Eric Worpe delivered a superb presentation at the MGCC ‘T’ Register’s ‘Rebuild’ seminar in March 2013. Eric used flip charts to aid his presentation and I have been working with him to ‘flesh out’ the flip chart notes to produce a series of articles for inclusion in TTT 2.
Eric divided up his presentation into seven headings which he termed as “Seven Deadly Sins”. We have so far covered the first four ‘Deadly Sins’ i.e.
CHASSIS – is it true? – Issue 19 (August 2013).
FRONT AXLE GEOMETRY – Issue 20 (October2013)
FRONT SPRINGS – Issue 21 (December 2013)
KING PINS – Issue 22 (February 2914)
In this issue we’ll look in depth at the fifth ‘Deadly Sin’:
TRACK ROD AND DRAG LINK ENDS
Over to Eric…
It’s with some trepidation that I’m writing this section, not so much because the subject has already been covered by an excellent article from Doug Pelton – (Totally T-Type 2, issue 5, April 2011) – but by what Jeremy Clarkson of Top Gear fame has to say, and I quote:
“To me a track rod end is probably the dullest thing in the world, but to MG man it is a steel deity, an almost religious icon, an auto-motive Fabergé egg. MG man can talk about a track rod end for two hours without repetition or hesitation”.
I’m not sure whether to carry on now!
One significant point made in Doug’s article was “do not trust the assembly order from the previous owner”. This was illustrated by the experience of an acquaintance, who had paid a hefty sum to a well known dealer for his TC. Whilst examining the steering I discovered that the drag link end connected to the drop arm (and hangs upside down) could “pop out” when forced with just one finger.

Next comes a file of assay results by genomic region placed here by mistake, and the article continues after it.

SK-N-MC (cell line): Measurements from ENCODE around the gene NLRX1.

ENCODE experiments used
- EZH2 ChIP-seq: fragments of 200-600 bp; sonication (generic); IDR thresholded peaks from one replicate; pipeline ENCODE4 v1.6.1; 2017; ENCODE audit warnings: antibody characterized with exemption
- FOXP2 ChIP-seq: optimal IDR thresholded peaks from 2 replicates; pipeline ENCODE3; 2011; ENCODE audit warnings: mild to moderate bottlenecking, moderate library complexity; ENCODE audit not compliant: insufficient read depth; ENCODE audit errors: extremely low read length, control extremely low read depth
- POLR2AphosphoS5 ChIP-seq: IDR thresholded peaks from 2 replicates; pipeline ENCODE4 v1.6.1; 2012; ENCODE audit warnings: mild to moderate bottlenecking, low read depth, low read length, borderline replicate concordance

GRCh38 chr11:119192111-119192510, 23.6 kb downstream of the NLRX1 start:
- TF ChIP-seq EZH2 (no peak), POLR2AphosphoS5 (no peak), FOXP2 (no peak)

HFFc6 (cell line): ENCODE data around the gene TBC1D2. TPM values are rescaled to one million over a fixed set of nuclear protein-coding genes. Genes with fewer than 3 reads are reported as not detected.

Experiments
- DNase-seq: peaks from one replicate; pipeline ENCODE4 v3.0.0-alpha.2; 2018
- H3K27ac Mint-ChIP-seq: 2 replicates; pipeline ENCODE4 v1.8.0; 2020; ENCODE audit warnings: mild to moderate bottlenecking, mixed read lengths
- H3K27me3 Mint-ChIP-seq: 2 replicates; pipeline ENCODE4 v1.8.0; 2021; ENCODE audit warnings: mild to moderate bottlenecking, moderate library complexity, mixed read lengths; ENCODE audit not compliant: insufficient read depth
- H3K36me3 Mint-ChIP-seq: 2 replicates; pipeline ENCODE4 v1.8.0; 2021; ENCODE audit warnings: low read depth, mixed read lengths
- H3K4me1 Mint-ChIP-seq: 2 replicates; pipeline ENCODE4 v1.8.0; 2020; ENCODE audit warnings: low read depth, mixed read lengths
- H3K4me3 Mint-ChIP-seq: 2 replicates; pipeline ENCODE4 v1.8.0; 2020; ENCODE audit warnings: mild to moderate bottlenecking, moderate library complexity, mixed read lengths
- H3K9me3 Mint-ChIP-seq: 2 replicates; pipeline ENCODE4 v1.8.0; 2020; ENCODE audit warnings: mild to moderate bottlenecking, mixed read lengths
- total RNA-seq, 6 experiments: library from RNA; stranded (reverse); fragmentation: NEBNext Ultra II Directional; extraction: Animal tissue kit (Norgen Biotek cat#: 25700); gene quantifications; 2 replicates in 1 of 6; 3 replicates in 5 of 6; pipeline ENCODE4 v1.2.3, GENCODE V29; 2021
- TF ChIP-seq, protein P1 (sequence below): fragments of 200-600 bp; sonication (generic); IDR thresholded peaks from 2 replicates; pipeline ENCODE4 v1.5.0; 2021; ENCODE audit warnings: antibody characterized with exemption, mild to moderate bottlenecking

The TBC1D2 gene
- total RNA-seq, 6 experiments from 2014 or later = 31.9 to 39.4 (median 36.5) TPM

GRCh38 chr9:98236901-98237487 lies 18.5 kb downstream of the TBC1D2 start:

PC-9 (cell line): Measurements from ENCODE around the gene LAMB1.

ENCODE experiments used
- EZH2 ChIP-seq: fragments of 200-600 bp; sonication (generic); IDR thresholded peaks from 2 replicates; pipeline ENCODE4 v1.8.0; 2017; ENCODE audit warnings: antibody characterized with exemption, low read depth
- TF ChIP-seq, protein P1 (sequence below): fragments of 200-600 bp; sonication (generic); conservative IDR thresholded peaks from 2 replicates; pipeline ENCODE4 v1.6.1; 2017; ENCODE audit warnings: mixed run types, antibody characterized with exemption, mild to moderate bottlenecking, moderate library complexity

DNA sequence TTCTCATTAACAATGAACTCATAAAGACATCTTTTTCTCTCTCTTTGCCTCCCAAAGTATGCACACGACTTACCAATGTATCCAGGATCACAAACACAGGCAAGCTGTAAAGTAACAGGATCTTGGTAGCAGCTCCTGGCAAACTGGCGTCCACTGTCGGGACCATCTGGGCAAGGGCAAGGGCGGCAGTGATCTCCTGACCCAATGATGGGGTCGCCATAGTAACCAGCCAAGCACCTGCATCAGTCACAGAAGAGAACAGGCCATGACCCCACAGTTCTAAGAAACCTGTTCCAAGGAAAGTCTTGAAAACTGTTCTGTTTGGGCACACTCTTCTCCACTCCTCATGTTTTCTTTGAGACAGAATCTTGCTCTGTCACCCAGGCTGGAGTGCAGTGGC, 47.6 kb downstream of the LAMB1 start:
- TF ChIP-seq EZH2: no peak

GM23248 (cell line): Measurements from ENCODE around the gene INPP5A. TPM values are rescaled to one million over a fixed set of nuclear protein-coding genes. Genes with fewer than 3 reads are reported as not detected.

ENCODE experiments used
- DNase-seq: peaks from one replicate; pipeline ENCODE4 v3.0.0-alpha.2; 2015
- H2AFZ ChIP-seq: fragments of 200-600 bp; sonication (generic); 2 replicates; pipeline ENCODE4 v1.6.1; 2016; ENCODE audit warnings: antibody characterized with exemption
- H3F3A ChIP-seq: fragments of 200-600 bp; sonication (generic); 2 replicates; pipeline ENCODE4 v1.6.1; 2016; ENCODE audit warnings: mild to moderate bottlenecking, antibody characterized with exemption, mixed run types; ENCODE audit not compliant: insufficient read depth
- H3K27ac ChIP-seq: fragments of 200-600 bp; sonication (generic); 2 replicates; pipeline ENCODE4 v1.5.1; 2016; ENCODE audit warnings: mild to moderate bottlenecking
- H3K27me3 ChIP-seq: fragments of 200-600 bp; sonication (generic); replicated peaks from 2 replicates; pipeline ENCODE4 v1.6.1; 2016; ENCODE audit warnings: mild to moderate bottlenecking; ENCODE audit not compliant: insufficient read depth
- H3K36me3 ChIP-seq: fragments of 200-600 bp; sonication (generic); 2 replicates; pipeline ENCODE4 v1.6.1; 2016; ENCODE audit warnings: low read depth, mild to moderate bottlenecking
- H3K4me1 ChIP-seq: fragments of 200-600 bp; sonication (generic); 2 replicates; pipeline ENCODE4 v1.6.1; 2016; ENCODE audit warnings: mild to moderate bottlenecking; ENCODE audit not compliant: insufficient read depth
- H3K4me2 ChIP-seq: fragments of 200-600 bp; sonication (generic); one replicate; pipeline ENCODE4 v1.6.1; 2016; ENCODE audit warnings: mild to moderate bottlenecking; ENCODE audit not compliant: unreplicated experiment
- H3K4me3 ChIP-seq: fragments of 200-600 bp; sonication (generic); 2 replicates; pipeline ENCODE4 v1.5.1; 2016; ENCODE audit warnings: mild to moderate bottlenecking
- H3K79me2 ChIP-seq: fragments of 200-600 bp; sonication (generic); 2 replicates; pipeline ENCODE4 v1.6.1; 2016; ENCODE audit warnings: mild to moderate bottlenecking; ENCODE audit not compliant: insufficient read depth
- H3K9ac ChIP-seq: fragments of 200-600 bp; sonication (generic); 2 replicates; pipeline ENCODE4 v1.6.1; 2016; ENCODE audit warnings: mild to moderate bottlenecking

The previous owner must have been aware of this as a split sleeve made from brass shim covered the aperture in the drag link end to help retain the ball. A good look revealed that the end plug could not be screwed “home” due to dirty threads and most significantly the neck of the aperture in the drag link end was enlarged sufficiently to allow the ball to pass through.
As can be seen from Fig. 1, the slot should be narrower than the diameter of the ball necessitating assembly of the ball and its stud fixture through the open end of the drag link end. However, due to poor adjustment, the neck of the ball’s stud had worn away one side of the aperture of the drag link end. The drag link ends need to be positioned relative to each other such that the connecting link is free to rock from side to side as determined by the clearances around the neck of the ball’s stud fixture. This also applies to the track rod, so check that both are free to swivel at least 25 degrees.
The Pitman arms or drop arms seem to have a variety of bends altering the vertical position of the drag link end attached to the drop arm. As clearance does not seem to be an issue, the possibility arises that the arms were modified to position the drag link to help minimise “bump steering” It’s for this reason that the drag link is made as long as possible by attaching it to the near side’s stub- axle’s steering arm.
The main contribution to “bump steering” comes from the vertical deflection of the near side wheel altering the horizontal angle of the drag link. The geometry of the beam axle and drag link is such that in not sharing the same pivot point, a differential movement is generated between the stub axle and drag link end attached to the steering arm as the wheel moves vertically. Any such differential movement results in the forced deflection of the front wheels. To minimise “bump steering” the drag link should be positioned in the same horizontal plane as the beam axle, hence the need to position the drag link end attached to the drop arm correctly.
To what extent “bump steering” is an issue is hard to say given the limited deflection of the front suspension’s springs. However, the stiff suspension transfers significant deflection to the chassis, which in turn contributes to the “bump steering” effect anyway.